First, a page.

Character Has Spillover Benefits Which Are Rivalrous

The title kind of spoils the punchline, doesn’t it?

Sam W asks if good character is a public good. He says, on the one hand, that the benefits of one’s character are clearly fairly geographically limited in scope. On the other hand, the spillovers from bad character are so excessively negative that perhaps there’s something of a public good from simply getting people above that threshold.

On the other hand, in thinking over the honor vs honoring, he noted:

Thumbnail economic reasoning suggests that the spillover benefits of private type A honor are not captured in its price, suggesting that it should be under-supplied. Whether or not it actually is under-supplied is not a question I believe cannot easily be answered.

Still, the theory strikes me as reasonable. And I believe it strikes ordinary people as reasonable, too. That’s why we have type B honor. We bestow ribbons and medals to Soldiers and Sailors, we erect monuments and statues, we sing songs, tell tales, and speak in awed, hushed tones about those among us who have acted with greatness. This compunction to reward honor, whether intentional or not, compensates the honorable for their private excellence.

Thus there have always existed private mechanisms for provisioning the external benefits of character.

What I want to suggest is that good character has spillover benefits, but that these benefits are rivalrous, and therefore good character is not a public good in the classical Samuelsonian sense.

Consider the reliable man, living in a community suddenly beset by some natural disaster. He can be expected not to get in the way or panic, but also to pitch in in any way he can. As Sam put it, “The eusocial urge to tidy up after a blustery day cannot be anything but part of eudaimonia.” A community of reliable people can pick up more quickly, move beyond a disaster sooner, than a community where reliable people are in the minority.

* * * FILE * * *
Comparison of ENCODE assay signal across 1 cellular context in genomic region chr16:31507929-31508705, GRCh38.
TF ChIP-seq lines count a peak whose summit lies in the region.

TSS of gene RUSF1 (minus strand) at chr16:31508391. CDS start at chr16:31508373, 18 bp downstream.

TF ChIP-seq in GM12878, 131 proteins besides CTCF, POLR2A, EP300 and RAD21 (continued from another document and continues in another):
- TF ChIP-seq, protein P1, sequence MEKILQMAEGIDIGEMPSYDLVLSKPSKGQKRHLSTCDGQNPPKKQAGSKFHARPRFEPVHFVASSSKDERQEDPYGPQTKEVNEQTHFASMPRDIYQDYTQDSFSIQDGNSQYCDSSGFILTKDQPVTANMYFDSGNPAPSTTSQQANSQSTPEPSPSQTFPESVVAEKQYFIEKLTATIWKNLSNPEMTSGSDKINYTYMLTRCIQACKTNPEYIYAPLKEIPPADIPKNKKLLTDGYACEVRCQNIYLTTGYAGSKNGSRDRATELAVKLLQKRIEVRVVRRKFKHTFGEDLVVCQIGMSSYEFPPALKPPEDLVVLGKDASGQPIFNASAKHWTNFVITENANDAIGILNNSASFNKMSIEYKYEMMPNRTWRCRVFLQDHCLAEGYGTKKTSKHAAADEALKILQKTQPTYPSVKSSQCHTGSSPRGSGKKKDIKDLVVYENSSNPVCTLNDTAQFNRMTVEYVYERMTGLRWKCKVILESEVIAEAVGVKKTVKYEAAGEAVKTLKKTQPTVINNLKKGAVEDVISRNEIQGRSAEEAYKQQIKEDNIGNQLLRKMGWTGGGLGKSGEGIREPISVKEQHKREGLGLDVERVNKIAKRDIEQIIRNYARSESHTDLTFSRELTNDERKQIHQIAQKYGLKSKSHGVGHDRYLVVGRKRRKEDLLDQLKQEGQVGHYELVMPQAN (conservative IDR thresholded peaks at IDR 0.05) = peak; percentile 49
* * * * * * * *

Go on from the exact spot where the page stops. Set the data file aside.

But the per person contribution is relatively small, and is capable of being misdirected or misspent. Even the reliable man only has a 24 hour day. Even the community of reliable people does not have an expert on every subject, may need to hire civil engineers from outside of their group in order to repair the damage done by a hurricane or earthquake. The expertise, time, and simple muscle that are volunteered in such a situation are scarce goods that need to be allocated carefully.

This is why I prefer an ethic that prioritizes concrete problems with direct feedback over telescopic concerns. The good character of the few is good for the many, but its spillovers ought to be prudently directed.

Social Cooperation and the Trauma of Conversion

I am very sympathetic to Sam H’s vision of social cooperation and the teleology of ethics. Until perhaps a year ago, I would have agreed wholeheartedly that that is all there is to it, at bottom. Now, I’m not so sure. I’m not ready to say that this worldview is wrong so much as I am, at present, exploring alternate terrain, trying to give it its due to an extent I had not bothered to before.